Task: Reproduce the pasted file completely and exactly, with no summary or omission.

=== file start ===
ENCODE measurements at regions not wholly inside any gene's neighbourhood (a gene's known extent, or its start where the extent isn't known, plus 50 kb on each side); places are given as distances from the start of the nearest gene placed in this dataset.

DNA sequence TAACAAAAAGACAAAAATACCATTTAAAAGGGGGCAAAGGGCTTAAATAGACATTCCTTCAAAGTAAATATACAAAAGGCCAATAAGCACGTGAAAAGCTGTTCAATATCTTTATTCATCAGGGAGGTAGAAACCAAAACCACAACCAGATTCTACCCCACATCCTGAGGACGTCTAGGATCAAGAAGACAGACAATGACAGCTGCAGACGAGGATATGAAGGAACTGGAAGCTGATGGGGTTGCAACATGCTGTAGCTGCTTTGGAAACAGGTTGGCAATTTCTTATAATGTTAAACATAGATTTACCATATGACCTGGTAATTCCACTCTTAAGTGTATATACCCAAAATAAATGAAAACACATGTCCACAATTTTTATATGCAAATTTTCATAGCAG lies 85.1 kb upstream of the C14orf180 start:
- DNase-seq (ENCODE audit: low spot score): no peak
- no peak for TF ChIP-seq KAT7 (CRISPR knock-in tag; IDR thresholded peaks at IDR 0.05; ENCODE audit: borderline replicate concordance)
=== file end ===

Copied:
ENCODE measurements at regions not wholly inside any gene's neighbourhood (a gene's known extent, or its start where the extent isn't known, plus 50 kb on each side); places are given as distances from the start of the nearest gene placed in this dataset.

DNA sequence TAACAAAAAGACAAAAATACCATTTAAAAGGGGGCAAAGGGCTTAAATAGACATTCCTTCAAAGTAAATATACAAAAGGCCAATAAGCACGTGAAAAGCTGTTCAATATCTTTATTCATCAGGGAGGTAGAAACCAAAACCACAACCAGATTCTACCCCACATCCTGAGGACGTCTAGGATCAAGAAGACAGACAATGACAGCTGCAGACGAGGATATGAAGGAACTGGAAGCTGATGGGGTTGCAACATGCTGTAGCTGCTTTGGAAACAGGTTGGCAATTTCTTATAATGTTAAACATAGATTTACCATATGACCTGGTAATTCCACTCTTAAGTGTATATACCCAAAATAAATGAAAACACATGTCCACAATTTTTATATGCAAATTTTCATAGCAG lies 85.1 kb upstream of the C14orf180 start:
- DNase-seq (ENCODE audit: low spot score): no peak
- no peak for TF ChIP-seq KAT7 (CRISPR knock-in tag; IDR thresholded peaks at IDR 0.05; ENCODE audit: borderline replicate concordance)